Shawn was quick to sign an extension with Los Angeles, agreeing to a $84-million/6 year deal that included a $4 million signing bonus. With a lot of pressure riding on his now well-paid shoulders, Shawn struggled in 2000, his first season with Los Angeles, but had a career year in 2001, batting .297 with 49 home runs, 125 RBI, and 20 stolen bases. His 49 home runs were a Dodgers season record but placed only tied fourth in the league, behind Barry Bonds, Sammy Sosa and Luis González.
Shawn started off slowly in 2002 but quickly turned things around. On May 23, which can aptly be called the turning point of the season, Shawn hit four home runs against the Milwaukee Brewers and had 19 total bases, both Major League records. Shawn went on a tear from there on, finishing with a .285 average, 42 home runs, 114 RBI, and 20 stolen bases.
In 2003, Shawn struggled throughout the whole season. It turns out that he had problems with his shoulder which just limited him to a batting average of .280, with 19 home runs and 85 RBI. As the 2004 season came along, Shawn was determined to do better than the previous season. Shawn improved slightly as he batted .266, hit 28 home runs, and collected 86 RBI that led the Dodgers into the 2004 playoffs. But before that, Shawn moved to first base for the rest of 2004 season. In January 2005 there were trade rumors which would send Shawn to the Arizona Diamondbacks. At first, the trade was in serious jeopardy because Shawn had a no trade clause. He said he would only waive the clause if he got an extension from the Arizona Diamondbacks. Finally, on June 10, 2005, Shawn received an extension for 3/$32 million. The next day, Shawn passed his physical and the trade went through. It was a part of a three-team trade which sent Shawn and cash to the Arizona Diamondbacks in exchange for four minor leaguers.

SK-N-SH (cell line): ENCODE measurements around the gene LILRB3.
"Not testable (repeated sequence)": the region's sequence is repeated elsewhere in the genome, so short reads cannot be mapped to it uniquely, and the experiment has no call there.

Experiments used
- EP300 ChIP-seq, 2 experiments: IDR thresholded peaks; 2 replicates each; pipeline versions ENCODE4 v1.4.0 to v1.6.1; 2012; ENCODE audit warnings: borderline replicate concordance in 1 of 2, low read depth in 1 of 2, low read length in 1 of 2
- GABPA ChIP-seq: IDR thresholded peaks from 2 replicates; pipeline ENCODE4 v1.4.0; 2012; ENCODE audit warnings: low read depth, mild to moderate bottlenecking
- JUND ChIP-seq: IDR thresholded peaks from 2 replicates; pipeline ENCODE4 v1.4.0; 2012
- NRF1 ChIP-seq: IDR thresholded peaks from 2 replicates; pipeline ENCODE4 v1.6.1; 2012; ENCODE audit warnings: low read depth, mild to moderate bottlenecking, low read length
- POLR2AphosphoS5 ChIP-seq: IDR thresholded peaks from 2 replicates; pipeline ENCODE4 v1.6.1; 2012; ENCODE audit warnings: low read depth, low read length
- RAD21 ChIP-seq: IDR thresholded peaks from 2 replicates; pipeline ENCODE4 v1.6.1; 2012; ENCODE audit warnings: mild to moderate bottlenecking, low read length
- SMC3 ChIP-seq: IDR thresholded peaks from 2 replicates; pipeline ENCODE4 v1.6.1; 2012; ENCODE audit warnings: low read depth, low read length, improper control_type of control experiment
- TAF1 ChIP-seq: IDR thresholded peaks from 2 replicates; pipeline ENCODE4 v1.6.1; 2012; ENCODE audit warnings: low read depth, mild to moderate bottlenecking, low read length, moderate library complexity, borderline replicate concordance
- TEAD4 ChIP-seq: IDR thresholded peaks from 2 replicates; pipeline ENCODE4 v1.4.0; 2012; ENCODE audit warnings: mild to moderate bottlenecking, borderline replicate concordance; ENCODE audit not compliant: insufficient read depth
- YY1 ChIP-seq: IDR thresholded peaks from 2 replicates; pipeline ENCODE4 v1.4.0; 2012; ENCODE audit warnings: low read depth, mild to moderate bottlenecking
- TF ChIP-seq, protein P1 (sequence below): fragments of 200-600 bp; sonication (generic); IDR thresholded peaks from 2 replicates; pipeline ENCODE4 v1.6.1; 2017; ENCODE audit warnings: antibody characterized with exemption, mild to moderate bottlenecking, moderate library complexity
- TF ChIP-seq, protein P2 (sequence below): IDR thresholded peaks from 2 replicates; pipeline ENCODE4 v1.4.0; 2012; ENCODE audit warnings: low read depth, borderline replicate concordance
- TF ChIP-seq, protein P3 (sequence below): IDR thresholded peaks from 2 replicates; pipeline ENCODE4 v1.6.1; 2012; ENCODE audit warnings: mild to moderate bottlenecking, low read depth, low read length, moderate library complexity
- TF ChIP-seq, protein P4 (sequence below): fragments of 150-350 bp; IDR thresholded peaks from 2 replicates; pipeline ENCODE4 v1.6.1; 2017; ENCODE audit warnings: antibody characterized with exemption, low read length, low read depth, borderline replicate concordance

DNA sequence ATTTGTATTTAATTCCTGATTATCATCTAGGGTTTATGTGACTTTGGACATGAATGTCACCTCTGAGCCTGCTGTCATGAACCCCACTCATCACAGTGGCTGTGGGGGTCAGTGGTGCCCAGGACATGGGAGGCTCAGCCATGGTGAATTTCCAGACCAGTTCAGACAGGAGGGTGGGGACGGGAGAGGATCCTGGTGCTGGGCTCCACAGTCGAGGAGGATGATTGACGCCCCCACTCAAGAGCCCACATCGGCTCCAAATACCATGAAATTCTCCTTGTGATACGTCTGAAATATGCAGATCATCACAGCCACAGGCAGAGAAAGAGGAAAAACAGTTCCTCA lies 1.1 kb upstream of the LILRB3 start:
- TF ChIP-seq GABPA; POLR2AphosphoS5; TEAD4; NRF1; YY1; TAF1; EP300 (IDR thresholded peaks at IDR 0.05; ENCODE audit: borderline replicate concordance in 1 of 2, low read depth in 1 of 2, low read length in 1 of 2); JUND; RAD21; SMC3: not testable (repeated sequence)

Green's entire offensive game has slipped in recent seasons. His power, once among the best in baseball, is now merely average. Pitchers seem to be realizing this fact, because Green's walk rate has declined in the past few years as well. His strike zone judgment has suffered similarly, and he will sometimes swing and miss because of declining bat speed. Green's contact skills have always been average at best, so his drop-offs in power and patience have generally torpedoed his offense. But while Green is also painfully slow, he is still a decent baserunner because of his intelligence and experience.
Green is primarily a low ball hitter. Against righthanders, he is more aggressive at the plate and looks for something he can drive. He has upper-deck power from just left of dead-center to the right-field foul pole. When facing a lefty, Green takes a more defensive stance and is willing to poke singles the opposite way.
Green is a downright bad right fielder at this stage—he doesn't get good jumps, and no longer has much in the way of range in any direction. Plus, he is somewhat mechanical in the field, and that hurts him at first base, where quicker decisions are necessary. His outfield arm is above average in both strength and accuracy, despite a slow release.